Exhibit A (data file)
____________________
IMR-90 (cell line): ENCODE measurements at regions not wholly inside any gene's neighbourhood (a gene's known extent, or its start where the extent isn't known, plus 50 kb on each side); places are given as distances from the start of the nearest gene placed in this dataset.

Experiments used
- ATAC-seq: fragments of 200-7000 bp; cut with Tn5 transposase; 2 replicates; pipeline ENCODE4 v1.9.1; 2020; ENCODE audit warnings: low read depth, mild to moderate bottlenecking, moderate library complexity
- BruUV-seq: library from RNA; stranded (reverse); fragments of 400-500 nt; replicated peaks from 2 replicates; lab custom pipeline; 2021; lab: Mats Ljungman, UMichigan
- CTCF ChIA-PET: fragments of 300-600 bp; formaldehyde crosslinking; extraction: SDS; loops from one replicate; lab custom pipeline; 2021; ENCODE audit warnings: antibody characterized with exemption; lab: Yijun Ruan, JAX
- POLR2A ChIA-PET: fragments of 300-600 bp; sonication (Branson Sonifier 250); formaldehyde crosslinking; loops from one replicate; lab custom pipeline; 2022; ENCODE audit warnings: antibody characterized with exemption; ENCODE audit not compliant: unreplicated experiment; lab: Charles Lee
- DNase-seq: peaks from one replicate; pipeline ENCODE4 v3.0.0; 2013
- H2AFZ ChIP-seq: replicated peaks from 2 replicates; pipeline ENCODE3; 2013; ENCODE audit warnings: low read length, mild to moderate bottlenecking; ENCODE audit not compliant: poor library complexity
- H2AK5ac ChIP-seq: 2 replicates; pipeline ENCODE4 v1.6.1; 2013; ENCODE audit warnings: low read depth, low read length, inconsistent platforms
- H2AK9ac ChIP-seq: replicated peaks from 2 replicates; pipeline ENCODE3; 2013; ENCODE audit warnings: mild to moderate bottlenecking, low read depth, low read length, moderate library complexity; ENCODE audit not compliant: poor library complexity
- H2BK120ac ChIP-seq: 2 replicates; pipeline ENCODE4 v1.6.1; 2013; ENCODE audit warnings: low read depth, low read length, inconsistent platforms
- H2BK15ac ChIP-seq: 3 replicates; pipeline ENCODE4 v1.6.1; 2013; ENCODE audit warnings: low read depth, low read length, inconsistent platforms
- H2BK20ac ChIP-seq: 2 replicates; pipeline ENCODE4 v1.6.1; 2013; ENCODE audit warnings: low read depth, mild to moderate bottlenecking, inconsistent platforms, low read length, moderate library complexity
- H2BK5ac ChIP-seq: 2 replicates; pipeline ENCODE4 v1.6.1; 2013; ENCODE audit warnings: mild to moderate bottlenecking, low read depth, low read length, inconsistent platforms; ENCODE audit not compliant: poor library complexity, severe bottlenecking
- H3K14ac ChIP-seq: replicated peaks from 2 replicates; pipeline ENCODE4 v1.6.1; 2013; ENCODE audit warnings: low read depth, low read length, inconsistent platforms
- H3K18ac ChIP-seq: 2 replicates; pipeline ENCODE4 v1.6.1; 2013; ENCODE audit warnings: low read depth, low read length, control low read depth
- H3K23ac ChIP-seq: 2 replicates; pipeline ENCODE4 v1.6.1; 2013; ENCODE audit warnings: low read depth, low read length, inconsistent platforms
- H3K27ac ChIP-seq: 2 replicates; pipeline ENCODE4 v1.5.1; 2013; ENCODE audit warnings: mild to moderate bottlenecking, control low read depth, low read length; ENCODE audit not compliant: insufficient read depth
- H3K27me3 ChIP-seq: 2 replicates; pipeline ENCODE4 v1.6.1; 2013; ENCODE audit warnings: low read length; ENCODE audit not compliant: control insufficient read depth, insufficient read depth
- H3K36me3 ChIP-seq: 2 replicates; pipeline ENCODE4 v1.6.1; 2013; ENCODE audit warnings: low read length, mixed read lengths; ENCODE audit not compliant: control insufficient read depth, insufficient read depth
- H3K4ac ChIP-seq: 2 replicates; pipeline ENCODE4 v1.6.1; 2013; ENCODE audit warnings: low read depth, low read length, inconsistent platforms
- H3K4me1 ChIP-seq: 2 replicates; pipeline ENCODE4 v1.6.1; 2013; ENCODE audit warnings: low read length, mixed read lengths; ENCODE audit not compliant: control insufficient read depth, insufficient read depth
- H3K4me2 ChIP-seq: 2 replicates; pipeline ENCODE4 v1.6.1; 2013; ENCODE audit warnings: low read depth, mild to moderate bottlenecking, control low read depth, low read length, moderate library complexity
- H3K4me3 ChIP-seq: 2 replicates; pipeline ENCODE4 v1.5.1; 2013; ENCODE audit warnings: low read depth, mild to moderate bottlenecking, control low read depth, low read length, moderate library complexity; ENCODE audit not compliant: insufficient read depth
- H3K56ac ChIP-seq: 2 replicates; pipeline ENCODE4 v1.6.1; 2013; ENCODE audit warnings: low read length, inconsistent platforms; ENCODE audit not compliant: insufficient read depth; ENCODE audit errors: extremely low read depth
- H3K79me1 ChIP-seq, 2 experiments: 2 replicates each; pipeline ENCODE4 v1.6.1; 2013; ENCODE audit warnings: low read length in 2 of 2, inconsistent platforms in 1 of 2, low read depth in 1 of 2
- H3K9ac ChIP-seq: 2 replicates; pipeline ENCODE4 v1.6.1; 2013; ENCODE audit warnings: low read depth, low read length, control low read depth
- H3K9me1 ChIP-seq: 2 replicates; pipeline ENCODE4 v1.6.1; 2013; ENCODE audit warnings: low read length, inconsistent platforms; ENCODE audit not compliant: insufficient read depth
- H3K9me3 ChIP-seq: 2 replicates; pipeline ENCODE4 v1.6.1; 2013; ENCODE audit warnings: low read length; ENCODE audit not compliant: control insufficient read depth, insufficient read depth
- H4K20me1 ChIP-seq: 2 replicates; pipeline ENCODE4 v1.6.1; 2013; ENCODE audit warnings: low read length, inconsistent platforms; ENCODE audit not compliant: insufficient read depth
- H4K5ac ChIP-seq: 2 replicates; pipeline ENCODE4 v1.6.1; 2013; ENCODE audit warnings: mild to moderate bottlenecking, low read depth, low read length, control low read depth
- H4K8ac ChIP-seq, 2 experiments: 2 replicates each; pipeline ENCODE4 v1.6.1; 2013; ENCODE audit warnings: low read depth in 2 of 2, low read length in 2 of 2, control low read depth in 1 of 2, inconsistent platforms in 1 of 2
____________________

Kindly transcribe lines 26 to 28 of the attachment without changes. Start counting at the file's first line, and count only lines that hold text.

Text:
- H3K79me1 ChIP-seq, 2 experiments: 2 replicates each; pipeline ENCODE4 v1.6.1; 2013; ENCODE audit warnings: low read length in 2 of 2, inconsistent platforms in 1 of 2, low read depth in 1 of 2
- H3K9ac ChIP-seq: 2 replicates; pipeline ENCODE4 v1.6.1; 2013; ENCODE audit warnings: low read depth, low read length, control low read depth
- H3K9me1 ChIP-seq: 2 replicates; pipeline ENCODE4 v1.6.1; 2013; ENCODE audit warnings: low read length, inconsistent platforms; ENCODE audit not compliant: insufficient read depth